I was a bit wary of I Sell The Dead, given the resumes of those involved. A look at director Glenn McQuaid’s filmography on IMDb is scarier than anything in the film itself: The Off Season, Trigger Man, etc. But he just worked effects on those films; I Sell The Dead is his directorial debut, based on his own script. Giving it the benefit of the doubt, I went in hoping to be entertained, and that’s exactly what I got.
For starters, the tone is definitely that of old EC Comics, something we don’t get often enough. Maybe folks are just too afraid to be compared to Creepshow. McQuaid tackles the inevitable comparisons head on, though, with some animated transitions and combined “overlay” style shots. But there’s nothing wrong with evoking the style of a terrific movie, and there’s no reason why the EC style should be limited to one film (one from over 25 years ago at that). Let’s bring it back!
I also dug the engaging performances by Dominic Monaghan and Larry Fessenden. Monaghan is in slightly familiar territory; some of his dialogue and character actions brings Charlie Pace to mind, but he’s having a lot of fun, and thus so was I. Plus, his character explains sandwiches at one point, forever endearing himself to me. Fessenden is even better though. It’s rare to see him in such a large role (Habit I think is the only one he may have had more screen time, and that’s just because the movie’s longer), and he is a riot, owning most of the film’s best moments. His unconventional appearance limits the type of roles he can take, but it’s good to know that when the need arises, he can do more than pop up in minor roles.
It’s also impressive on a technical level. The budget surely wasn’t too high, but they really sell the “ye olden tymes” setting with the sets and exterior locations (graveyards, mostly). So I was amazed to discover that the entire film was shot in New York, including parts of Manhattan. It takes place in some unspecified time in the past (let’s say the late 1700s), so you’d suspect maybe some isolated European villa served as the primary shooting location, but nope. Everything’s within driving distance of the Empire State building. Excellent work. The opening credits are also incredible; it’s one of the best of its type I have seen in ages.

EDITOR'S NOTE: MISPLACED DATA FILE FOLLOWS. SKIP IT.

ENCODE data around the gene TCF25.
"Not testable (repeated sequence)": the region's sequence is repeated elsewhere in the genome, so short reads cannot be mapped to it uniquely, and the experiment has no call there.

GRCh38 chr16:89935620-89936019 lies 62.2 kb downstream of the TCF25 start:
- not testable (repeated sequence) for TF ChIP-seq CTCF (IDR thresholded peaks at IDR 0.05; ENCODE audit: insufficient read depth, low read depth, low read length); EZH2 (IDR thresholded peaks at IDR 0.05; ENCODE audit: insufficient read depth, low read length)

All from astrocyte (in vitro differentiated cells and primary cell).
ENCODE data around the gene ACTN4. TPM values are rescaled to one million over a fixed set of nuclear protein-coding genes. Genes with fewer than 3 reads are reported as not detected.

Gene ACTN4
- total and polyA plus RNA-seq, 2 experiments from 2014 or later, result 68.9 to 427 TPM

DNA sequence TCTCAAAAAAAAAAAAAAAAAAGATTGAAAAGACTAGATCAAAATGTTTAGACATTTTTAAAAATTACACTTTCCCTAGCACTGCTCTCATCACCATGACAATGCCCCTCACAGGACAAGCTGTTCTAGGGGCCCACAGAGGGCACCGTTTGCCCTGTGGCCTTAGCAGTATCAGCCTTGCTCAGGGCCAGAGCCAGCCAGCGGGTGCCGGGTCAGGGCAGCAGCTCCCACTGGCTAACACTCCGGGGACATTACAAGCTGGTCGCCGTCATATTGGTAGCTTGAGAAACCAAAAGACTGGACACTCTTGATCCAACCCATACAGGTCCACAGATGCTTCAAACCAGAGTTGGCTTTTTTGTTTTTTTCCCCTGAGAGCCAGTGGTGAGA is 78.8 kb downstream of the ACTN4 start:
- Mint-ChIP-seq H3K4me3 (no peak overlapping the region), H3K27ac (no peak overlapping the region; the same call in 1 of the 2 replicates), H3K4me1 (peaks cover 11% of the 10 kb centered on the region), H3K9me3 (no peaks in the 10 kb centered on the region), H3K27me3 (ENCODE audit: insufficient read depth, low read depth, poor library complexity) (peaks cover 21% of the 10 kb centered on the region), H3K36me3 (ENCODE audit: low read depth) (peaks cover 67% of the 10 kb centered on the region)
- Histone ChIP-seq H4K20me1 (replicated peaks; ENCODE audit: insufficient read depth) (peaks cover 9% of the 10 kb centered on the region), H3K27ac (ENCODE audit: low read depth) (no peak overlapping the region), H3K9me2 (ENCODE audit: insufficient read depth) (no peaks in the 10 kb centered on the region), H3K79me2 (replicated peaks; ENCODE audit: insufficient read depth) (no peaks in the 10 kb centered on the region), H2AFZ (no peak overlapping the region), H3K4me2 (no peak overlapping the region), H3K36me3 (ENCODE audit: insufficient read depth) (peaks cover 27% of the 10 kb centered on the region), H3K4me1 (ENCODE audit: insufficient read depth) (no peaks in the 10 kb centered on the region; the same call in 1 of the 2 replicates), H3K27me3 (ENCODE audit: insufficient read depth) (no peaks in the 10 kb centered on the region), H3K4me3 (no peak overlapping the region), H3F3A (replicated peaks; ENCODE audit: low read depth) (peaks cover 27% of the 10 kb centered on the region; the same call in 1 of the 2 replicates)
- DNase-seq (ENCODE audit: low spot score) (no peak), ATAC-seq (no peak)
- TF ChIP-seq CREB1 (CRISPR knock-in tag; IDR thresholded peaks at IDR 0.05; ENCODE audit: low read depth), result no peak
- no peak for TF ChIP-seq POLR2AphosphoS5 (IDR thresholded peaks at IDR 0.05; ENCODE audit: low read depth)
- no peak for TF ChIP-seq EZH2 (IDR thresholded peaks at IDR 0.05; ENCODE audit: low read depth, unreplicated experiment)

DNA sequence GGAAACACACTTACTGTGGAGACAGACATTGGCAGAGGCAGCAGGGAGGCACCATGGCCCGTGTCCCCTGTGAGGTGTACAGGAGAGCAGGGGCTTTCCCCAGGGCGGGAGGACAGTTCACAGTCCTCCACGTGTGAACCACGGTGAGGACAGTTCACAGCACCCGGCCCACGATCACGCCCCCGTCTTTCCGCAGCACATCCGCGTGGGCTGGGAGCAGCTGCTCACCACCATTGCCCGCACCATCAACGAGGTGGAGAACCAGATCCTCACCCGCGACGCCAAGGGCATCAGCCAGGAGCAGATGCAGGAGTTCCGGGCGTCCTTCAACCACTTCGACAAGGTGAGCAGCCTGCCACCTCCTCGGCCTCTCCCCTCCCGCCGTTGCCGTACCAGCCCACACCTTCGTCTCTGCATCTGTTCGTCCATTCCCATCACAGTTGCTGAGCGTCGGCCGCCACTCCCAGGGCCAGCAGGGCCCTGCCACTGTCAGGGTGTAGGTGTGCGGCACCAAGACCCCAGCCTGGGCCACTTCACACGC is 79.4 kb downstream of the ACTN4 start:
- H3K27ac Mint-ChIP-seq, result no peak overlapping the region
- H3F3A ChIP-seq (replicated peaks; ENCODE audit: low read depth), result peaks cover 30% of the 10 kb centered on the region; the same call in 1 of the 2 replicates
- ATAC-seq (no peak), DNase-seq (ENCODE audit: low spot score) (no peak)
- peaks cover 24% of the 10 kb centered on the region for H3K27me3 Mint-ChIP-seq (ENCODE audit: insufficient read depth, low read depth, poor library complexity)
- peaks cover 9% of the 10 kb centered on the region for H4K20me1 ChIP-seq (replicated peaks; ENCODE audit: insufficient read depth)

The only area that could have used some work is in the story’s structure. It feels too episodic at times, without any real driving force heading toward the film’s conclusion. For example, at one point they dig up the grave of what turns out to be an alien, and you think that the movie is suddenly going to kick it up a notch and open up this large conspiracy of grave robbing or something, but once the particular matter is dealt with, it’s never mentioned again. McQuaid admits that the film started off as an anthology (before he decided to focus on the Monaghan and Fessenden characters), but it often still feels that way. There are basically four stories in the film of about 20 minutes or so each, plus a wraparound with Monaghan telling the story (stories) to Ron Perlman. And each story works on its own, but when combined it feels a bit like watching four episodes of a TV show back to back, rather than a typical cinematic feature. And again, the film is still plenty entertaining, but I just wish that the story was as impressive as its cast and technical aspects.
Image Comics will be putting out a one-shot comic that tells the film’s story (with some changes; it was based on an earlier draft of the script, presumably one without budgetary limitations factored in) this August, and I can’t wait to get it. The art in the film (and on the film’s awesome poster) is quite good, and I suspect that the story may even be more enjoyable in graphic form. It would certainly make an excellent monthly series, with Arthur and Willie continually discovering different monsters (along with the alien, the movie also has vampires, zombies, and ghouls), grave-robbing rivals, etc. Fans of The Goon or Ben Templesmith’s Wormwood series would definitely dig it.